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October 4, 2019 by Tom Cohen

Doing More About Barriers to Deployments

 

Over the past couple of months, I have spent lots of time talking to service providers, engineering firms, contractors, and fiber and other equipment vendors about communications network builds. What’s good? Business is growing (if not booming) and networks throughout the country are being constructed and upgraded. What’s bad? Not enough qualified workers and still so many barriers to deployments. So, what can be done about these barriers? 

The problem

Over the past several years, the FCC has sought to facilitate fiber and 5G builds by issuing decisions that help speed state and local permitting decisions and ensure permitting costs are reasonable. But, there’s still a lot of friction in the system. Some fiber providers are going underground because they face delays or high costs in getting access to poles. Wireless providers, of course, do not have this option; they are engaged in hand to hand combat with pole owners. And, while providers generally have good relations with government permitting authorities, there are still too many instances where fights break out. And, of course, there are constant battles with owners of private rights-of-way, like railroad crossings, where the disputes seem endless. All of this friction is using up capital that can be invested in other areas. What then can be done?

The solution

Let’s face it, in most instances, providers and entities controlling essential infrastructure cannot get a divorce. They have to live with each other, especially where there are no options for a network build. Further, when one party controls a key asset, there is not an equal balance of power that would tend to lead to a reasonable commercial agreement. Instead, the party in the “cat bird’s seat” can be expected to extract additional rents. However, that is to be expected in the marketplace and should not be viewed as a problem, except where, as with communications networks, the public interest is at stake. The federal government, after all, is charged in the constitution with promoting interstate commerce and free speech and has a duty to establish rights and responsibilities to forward these objectives.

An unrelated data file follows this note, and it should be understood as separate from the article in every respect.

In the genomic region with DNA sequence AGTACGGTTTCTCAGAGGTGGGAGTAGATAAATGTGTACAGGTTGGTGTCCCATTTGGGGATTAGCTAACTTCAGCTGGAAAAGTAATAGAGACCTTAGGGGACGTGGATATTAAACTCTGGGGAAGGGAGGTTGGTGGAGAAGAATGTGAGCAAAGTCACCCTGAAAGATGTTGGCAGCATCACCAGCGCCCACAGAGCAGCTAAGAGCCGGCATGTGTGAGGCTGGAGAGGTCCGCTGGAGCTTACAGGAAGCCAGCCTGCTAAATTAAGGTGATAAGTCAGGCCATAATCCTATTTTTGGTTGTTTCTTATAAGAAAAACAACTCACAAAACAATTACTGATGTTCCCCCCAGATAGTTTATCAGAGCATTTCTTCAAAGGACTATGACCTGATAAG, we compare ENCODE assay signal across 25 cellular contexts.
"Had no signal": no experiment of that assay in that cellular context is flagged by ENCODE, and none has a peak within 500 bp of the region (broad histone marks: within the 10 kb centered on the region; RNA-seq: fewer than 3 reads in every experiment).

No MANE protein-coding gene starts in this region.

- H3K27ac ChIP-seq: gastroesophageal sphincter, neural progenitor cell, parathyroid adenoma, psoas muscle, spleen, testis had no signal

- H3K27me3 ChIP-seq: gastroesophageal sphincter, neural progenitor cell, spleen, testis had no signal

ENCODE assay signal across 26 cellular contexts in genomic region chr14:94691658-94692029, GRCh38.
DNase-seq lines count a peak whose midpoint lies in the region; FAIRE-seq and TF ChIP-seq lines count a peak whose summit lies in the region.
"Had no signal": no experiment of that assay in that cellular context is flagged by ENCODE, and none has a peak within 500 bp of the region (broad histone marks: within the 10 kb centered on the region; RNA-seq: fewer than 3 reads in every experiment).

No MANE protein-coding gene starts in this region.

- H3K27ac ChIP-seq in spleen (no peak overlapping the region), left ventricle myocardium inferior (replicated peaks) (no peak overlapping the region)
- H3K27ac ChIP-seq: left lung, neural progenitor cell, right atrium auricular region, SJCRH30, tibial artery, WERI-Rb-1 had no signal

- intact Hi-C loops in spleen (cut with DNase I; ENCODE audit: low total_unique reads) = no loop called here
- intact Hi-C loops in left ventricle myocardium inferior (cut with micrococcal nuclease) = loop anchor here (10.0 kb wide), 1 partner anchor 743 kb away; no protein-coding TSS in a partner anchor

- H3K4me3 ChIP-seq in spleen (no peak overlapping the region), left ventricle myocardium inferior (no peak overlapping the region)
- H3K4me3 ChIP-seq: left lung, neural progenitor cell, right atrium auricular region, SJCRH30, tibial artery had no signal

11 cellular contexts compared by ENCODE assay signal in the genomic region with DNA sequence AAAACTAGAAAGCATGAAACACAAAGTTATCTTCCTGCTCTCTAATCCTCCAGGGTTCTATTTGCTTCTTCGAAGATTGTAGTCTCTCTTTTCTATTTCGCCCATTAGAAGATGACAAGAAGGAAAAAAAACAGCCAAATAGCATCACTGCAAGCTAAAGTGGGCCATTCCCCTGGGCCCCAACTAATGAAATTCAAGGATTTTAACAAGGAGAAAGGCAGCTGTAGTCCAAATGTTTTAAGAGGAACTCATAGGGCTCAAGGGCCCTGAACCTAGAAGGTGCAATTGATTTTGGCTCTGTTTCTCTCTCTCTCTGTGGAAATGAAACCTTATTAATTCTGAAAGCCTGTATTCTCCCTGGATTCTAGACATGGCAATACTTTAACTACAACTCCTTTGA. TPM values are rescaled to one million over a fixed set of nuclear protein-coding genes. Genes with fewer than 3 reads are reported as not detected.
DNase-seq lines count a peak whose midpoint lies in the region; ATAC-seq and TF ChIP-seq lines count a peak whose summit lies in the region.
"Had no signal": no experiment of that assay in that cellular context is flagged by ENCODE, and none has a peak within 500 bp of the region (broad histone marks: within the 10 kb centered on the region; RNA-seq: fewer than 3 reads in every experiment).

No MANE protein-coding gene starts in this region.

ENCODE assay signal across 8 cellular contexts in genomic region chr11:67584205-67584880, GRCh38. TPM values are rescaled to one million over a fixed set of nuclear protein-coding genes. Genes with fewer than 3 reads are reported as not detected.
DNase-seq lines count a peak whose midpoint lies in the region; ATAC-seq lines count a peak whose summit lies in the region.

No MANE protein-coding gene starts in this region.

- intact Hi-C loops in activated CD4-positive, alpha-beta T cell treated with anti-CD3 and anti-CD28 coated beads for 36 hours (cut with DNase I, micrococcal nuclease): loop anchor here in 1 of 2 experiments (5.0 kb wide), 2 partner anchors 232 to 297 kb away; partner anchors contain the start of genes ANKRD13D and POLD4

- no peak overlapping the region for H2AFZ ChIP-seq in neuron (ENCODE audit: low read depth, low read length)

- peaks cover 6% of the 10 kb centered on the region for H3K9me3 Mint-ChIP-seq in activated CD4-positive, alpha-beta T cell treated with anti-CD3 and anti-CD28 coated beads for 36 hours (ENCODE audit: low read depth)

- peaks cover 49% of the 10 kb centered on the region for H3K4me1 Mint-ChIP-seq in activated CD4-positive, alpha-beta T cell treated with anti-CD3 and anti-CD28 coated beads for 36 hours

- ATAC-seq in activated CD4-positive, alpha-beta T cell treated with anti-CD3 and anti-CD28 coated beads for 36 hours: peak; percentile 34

The US Government is getting involved

For years, the FCC has been serious about advancing these goals, especially recently with its pole attachment, public rights-of-way, and local cable franchising decisions. But, while the FCC can successfully establish general rights and responsibilities, it cannot develop solutions for all possible problems that might crop up. Disputes then regularly occur, and the FCC and the courts step in to enforce the law, but that simply takes too long to satisfy commercial needs. What is needed is an expedited dispute resolution process. The FCC adopted such a process, although temporarily, to address program access complaints against Comcast, and AT&T voluntarily agreed to a similar temporary process. But, is it time to establish more ways to settle disputes in a commercially reasonable manner and time frame? If we do not, network builds will continue to be delayed, customers will go without advanced services, and our international competitiveness will suffer.

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